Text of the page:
Thursday, September 20, 2018

Games That Maximize LSL Skills For Older Kids

For young children and their families, we tuck LSL learning into engaging activities with toys, books, songs, and daily routines. Older children want to have fun, and there is no reason they shouldn’t. Many older kids have been in therapy for years and are not motivated by activities that look like therapy, so games are powerful tools. Two of my favorite games are:

Don’t Say It! Pressman (Ages 6 and up)
Can you get the other players to say FISH? It’s not as easy as it sounds because you can’t say scales, fins, water, or hook.

Skills: Promotes flexible thinking and vocabulary
                                         
BackSeat Drawing Junior Patch Products (Ages 7 and up)
The artists don’t know what they are drawing but listen and follow the instructions given by another player.
Skills: Fosters describing, problem-solving and clarification skills
                                                           
is a guest blog I wrote for the Central Institute For The Deaf  Professional Development.

Commercially available games that maximize listening, spoken language, and communication are a “WIN” for children who are deaf and hard of hearing. Playing board games in therapy, school and at home can foster positive attitudes towards learning. Well-chosen games played with Listening and Spoken Language (LSL) strategies and techniques strengthen listening skills, direction following, expand vocabulary, auditory memory, auditory processing and comprehension of conversational speech. Simply by playing games, children learn important social skills such as sharing, waiting, taking turns and self-advocacy strategies. Following game rules and fair play builds respect. Games help children take responsibility for their own communication success as they are motivated to listen to others, use intelligible speech and express their thoughts clearly.
Roald Dahl once wrote, “Life is more fun when you play games.”  Studies reveal playing games produces endorphins that stimulate the brain. These endorphins give children a great sense of happiness and excitement that foster favorable learning opportunities. Games can make learning seem almost effortless. For young children and their families in early intervention, we tuck LSL learning into engaging activities with toys, books, songs and daily routines. Older children want to have fun, and there is no reason they shouldn’t. Many kids and teens have been in therapy for years and are not motivated by activities that look like therapy, so board games are powerful tools.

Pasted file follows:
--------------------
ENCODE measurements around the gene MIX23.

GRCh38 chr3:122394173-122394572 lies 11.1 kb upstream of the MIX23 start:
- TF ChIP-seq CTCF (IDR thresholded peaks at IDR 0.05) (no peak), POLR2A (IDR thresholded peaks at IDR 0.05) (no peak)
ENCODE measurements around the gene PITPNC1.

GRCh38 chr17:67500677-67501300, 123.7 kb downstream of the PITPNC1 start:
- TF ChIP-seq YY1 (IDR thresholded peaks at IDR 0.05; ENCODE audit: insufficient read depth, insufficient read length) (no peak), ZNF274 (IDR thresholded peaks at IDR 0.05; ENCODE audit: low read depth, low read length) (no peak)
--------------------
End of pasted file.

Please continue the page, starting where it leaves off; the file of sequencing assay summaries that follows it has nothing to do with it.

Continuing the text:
The Game Plan
Professionals and parents are responsible for weaving LSL strategies, goals and objectives into the game experience. A GAME PLAN is paramount for positive outcomes rather than just a lucky roll of the dice. A strategy for success is worked out in advance. Step one is choosing a game that is developmentally appropriate based on the child’s current goals and their listening, language and learning needs. Resist the temptation to play a game only because it is popular or marketed as therapy-based or educational. Secondly, determine which LSL strategies to incorporate for effective gameplay. Auditory first, wait time, an expectant look, providing choices, adjusting the size of the set, pausing before challenging information, modeling a correct response and asking, “What did you hear?” facilitate auditory learning. Finally, prepare ahead and know the game set up, rules and any modifications. There is a wise adage often attributed to Benjamin Franklin, “If you fail to plan, you are planning to fail.”
Click HERE to read on.
Central Institute for the Deaf is a school for the deaf that teaches students using listening and spoken language, also known as the auditory-oral approach. The school is located in St. Louis, Missouri. CID is affiliated Washington University in St. Louis.

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